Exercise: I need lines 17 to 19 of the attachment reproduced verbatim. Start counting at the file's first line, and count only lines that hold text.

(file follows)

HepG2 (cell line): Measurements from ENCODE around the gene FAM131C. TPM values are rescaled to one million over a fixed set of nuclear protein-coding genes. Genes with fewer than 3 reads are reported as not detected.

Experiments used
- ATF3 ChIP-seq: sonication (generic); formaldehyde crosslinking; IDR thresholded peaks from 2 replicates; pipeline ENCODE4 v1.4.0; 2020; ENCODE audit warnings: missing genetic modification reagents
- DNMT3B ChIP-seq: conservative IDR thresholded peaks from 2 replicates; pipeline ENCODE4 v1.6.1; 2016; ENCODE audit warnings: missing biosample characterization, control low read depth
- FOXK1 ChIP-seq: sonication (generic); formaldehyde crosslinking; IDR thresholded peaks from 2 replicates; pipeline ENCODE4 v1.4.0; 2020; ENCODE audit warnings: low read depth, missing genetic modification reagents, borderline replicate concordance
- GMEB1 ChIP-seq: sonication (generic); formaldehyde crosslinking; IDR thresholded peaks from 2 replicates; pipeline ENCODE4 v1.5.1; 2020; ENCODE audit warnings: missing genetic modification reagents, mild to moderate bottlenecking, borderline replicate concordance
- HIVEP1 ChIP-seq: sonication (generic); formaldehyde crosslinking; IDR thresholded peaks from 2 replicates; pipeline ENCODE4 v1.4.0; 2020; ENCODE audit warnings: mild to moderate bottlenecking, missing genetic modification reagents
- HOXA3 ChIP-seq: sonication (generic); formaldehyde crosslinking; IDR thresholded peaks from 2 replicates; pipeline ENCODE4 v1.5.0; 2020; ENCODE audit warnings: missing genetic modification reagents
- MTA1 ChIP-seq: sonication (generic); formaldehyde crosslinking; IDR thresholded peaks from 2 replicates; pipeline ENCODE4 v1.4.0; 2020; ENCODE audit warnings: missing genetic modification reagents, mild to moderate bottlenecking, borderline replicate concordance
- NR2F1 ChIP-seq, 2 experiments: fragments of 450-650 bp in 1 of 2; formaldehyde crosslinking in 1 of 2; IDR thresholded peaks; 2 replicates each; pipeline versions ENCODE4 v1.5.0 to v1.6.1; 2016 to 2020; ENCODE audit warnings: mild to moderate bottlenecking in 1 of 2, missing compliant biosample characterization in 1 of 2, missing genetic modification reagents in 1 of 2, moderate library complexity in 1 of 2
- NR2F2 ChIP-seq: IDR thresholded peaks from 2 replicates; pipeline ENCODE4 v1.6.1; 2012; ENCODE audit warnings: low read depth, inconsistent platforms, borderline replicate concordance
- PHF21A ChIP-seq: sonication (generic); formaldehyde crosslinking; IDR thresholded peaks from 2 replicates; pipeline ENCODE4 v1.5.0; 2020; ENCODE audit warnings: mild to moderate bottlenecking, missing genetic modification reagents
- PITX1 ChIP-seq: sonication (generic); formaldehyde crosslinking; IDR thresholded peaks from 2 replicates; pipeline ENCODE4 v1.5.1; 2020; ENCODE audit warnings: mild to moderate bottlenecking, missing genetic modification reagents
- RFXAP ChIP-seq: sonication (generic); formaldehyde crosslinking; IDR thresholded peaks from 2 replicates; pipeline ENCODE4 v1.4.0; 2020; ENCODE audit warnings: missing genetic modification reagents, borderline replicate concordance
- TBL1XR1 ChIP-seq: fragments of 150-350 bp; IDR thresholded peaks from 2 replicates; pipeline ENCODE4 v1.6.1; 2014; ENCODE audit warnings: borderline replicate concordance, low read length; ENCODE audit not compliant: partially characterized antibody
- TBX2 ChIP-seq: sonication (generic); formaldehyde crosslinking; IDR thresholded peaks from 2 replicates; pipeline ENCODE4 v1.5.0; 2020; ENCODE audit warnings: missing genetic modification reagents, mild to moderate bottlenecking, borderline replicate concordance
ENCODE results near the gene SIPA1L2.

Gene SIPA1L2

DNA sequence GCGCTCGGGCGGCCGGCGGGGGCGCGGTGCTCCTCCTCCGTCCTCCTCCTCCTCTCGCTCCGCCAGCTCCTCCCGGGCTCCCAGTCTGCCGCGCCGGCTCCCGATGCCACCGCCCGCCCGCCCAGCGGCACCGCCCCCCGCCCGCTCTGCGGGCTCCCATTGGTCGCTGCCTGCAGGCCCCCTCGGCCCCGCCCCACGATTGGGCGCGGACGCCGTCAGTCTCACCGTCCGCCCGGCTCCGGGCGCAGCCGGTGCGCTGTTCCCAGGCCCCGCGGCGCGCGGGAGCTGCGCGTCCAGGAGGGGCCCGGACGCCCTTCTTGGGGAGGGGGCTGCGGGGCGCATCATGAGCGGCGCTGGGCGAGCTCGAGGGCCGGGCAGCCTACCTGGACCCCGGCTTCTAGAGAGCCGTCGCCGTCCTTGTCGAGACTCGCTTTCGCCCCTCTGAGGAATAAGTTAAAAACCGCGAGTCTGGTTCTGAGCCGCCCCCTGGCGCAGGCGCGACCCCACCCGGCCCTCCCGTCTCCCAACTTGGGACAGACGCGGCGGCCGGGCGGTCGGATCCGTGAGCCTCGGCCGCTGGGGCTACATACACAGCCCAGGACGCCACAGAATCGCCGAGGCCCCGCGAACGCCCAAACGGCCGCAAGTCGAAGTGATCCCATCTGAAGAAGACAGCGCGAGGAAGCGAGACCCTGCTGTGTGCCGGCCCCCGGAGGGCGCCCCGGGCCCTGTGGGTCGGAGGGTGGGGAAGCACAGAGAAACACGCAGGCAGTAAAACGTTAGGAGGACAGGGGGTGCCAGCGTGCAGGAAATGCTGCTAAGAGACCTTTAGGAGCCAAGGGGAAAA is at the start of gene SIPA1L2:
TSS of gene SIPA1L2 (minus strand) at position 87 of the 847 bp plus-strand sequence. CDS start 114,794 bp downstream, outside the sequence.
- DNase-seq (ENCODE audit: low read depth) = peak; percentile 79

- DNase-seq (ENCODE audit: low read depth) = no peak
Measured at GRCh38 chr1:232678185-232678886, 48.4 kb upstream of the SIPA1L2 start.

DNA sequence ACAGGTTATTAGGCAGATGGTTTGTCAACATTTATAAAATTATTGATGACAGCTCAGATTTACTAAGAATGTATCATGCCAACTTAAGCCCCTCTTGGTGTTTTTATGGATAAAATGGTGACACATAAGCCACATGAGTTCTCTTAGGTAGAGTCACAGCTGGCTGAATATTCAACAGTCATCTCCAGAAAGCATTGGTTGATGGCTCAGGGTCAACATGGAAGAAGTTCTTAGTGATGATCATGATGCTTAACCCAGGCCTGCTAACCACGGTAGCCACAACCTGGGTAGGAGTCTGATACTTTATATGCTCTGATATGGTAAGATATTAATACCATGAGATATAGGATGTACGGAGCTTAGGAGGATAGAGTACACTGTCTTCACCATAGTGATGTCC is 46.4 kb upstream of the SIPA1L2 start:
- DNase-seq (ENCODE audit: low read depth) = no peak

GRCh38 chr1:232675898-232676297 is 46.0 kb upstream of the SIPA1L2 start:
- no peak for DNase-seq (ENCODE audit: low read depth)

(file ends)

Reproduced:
ENCODE results near the gene SIPA1L2.

Gene SIPA1L2

DNA sequence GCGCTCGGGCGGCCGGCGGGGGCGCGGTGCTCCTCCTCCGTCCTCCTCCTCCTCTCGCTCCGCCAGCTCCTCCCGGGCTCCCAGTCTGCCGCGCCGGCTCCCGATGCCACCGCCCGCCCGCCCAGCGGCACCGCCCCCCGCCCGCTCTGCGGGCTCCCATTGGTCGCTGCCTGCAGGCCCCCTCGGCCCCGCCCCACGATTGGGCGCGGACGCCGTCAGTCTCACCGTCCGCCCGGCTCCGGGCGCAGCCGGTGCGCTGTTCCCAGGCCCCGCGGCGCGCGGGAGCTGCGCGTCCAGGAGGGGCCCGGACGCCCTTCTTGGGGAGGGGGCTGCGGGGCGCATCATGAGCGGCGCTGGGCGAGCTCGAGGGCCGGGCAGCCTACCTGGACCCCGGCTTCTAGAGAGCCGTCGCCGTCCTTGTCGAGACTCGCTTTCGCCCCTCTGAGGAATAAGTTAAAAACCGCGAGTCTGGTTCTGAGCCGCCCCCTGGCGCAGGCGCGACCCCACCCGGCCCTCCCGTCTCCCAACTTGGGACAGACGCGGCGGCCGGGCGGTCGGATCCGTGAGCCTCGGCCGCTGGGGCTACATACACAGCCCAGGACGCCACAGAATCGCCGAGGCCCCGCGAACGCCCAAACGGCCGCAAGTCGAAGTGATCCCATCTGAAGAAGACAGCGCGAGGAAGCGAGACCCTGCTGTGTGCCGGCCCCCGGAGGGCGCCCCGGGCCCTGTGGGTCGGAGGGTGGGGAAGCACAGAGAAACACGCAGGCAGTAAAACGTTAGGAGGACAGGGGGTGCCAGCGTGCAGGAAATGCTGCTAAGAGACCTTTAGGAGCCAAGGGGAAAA is at the start of gene SIPA1L2: